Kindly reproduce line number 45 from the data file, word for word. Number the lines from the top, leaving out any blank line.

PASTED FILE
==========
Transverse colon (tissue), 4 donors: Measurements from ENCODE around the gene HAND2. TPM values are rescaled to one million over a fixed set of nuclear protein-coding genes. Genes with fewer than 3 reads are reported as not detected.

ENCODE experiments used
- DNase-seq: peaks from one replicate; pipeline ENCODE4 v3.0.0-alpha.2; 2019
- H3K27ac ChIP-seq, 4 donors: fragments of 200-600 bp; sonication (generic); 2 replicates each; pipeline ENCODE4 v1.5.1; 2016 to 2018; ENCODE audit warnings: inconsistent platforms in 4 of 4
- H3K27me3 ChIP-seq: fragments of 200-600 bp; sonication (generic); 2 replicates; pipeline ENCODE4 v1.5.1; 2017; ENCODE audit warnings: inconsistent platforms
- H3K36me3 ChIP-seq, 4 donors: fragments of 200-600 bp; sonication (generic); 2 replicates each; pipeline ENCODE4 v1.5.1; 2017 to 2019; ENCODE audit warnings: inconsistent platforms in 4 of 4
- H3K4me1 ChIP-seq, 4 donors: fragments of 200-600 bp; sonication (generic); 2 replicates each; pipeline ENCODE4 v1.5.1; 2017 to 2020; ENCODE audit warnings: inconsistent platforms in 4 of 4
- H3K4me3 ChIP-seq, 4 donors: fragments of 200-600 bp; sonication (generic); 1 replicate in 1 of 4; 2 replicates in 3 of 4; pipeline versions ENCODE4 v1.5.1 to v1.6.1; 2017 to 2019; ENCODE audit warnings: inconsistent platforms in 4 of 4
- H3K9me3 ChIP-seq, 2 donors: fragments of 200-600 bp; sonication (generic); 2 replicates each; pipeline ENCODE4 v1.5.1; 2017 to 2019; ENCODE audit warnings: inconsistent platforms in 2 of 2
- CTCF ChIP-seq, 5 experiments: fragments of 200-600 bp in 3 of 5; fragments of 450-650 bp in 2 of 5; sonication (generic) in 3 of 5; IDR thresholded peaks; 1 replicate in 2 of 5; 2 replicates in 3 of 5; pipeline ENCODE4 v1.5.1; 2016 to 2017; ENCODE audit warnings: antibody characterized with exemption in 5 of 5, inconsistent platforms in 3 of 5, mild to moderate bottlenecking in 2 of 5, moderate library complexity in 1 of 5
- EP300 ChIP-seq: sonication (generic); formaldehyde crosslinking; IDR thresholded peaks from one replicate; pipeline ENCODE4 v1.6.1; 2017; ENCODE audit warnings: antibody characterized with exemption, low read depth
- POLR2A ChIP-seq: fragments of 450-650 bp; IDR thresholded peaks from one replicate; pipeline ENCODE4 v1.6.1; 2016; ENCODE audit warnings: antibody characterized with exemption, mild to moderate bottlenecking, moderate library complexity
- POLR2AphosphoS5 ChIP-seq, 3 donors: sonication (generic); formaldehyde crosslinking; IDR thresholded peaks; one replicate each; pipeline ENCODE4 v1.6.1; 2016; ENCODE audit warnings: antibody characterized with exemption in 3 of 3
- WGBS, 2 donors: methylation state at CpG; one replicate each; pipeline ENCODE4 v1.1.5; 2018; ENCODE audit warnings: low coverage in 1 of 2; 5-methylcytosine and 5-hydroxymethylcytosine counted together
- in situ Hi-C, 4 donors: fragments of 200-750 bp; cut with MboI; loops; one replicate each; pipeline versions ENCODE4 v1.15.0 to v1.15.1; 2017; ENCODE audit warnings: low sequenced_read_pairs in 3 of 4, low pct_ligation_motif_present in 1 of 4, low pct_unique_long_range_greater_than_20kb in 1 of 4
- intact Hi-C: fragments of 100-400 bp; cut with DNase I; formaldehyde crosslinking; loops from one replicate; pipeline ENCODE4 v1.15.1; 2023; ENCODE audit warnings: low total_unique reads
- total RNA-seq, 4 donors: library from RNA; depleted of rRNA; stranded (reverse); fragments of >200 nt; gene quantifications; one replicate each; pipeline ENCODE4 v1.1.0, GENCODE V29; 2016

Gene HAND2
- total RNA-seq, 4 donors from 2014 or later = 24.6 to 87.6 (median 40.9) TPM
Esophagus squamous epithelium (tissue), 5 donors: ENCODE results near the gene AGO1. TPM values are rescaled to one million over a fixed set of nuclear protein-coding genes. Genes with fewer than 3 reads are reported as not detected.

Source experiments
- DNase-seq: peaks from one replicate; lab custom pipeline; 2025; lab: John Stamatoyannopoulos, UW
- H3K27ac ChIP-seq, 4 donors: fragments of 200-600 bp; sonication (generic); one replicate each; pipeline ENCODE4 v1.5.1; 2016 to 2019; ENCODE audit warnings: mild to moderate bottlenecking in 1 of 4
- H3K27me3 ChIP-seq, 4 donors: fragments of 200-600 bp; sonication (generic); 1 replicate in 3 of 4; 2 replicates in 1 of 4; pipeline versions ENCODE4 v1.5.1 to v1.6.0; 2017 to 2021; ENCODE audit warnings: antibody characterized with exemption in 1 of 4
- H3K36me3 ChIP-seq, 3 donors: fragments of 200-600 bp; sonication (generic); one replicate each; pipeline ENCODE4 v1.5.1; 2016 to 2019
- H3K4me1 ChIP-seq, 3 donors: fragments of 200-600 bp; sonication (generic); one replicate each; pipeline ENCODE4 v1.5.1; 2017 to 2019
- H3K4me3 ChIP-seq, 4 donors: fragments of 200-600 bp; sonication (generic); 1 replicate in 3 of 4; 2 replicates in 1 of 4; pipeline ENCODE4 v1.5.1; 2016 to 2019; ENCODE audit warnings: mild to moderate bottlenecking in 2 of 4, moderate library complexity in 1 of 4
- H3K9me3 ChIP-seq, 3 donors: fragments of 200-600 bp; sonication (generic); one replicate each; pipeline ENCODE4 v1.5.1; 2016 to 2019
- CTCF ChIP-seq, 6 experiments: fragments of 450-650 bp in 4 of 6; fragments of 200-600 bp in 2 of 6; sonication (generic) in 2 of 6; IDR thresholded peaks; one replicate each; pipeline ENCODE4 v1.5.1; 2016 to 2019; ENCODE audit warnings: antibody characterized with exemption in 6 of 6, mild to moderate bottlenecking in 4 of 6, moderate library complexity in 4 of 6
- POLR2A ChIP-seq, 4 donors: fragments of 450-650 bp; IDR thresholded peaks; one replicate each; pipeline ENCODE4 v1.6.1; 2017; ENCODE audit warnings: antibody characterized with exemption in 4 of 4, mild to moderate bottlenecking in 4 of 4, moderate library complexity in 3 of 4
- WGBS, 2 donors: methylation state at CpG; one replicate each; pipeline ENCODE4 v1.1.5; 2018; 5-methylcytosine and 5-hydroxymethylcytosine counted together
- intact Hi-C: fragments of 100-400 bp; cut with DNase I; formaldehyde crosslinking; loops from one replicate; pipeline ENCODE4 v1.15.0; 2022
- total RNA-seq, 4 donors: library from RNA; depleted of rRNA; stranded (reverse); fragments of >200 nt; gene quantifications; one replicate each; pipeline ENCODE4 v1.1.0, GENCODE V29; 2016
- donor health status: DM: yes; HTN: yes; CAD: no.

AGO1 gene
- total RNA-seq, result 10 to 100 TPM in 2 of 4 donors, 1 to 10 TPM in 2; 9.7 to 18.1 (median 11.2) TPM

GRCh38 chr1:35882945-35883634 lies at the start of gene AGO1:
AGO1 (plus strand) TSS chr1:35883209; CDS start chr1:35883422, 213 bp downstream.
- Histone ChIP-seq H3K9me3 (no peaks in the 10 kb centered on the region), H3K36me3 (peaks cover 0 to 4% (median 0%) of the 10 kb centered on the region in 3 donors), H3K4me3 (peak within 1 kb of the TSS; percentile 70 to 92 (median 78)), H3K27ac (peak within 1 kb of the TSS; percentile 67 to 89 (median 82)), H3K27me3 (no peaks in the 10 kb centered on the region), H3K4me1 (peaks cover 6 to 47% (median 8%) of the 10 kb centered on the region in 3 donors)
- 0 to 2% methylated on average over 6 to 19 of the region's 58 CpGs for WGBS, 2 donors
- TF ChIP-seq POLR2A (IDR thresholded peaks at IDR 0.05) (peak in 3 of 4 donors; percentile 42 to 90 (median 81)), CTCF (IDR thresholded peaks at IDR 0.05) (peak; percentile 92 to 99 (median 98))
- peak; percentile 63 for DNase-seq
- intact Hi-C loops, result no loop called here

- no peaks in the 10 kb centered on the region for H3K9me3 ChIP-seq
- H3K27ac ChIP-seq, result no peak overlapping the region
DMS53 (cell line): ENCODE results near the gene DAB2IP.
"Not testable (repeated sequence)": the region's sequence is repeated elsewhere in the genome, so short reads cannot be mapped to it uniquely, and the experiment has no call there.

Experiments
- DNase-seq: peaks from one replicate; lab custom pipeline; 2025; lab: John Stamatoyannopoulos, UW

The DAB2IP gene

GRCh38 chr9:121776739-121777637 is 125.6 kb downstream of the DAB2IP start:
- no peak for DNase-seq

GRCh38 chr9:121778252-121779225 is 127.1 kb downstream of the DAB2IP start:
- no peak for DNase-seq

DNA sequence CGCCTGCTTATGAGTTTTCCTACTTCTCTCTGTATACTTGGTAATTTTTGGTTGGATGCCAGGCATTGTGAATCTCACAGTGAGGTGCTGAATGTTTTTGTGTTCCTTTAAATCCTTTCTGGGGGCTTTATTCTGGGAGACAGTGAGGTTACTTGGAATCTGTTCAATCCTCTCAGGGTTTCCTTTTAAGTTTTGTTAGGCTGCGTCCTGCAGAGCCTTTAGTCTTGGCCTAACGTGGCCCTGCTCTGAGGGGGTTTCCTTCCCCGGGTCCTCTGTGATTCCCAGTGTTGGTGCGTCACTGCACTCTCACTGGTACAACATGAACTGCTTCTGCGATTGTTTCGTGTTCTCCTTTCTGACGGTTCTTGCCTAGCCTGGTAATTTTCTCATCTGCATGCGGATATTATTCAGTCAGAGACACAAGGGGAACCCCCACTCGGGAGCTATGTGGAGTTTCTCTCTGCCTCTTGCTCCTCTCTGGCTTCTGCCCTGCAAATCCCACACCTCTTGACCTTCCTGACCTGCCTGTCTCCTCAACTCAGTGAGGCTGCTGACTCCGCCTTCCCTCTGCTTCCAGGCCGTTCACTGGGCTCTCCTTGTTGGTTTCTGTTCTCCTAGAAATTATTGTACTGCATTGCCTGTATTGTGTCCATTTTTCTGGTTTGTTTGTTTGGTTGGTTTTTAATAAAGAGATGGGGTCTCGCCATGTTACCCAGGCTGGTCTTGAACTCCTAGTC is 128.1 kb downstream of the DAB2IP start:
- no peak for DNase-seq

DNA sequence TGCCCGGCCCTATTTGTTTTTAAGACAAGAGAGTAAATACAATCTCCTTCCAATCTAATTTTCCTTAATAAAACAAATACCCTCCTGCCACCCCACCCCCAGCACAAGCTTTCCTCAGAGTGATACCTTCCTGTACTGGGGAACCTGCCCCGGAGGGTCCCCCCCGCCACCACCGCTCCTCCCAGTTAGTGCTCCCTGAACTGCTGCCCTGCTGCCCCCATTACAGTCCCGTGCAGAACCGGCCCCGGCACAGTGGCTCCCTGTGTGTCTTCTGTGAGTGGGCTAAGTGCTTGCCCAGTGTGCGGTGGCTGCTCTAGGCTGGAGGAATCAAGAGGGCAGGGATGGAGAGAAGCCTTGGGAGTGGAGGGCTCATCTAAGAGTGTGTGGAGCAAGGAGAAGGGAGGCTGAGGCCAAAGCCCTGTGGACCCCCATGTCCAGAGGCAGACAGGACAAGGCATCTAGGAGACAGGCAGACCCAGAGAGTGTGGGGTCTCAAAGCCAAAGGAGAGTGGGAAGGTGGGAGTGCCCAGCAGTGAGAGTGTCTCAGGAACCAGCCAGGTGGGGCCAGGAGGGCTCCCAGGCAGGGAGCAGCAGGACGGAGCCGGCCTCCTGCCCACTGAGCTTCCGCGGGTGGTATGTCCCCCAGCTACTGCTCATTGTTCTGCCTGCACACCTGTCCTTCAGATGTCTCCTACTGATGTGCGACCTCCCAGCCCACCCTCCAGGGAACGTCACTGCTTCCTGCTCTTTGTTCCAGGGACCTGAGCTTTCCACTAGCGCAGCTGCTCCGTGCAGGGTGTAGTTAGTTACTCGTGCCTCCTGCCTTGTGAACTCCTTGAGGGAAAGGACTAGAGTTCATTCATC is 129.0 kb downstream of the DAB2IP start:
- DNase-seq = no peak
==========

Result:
- H3K27ac ChIP-seq, result no peak overlapping the region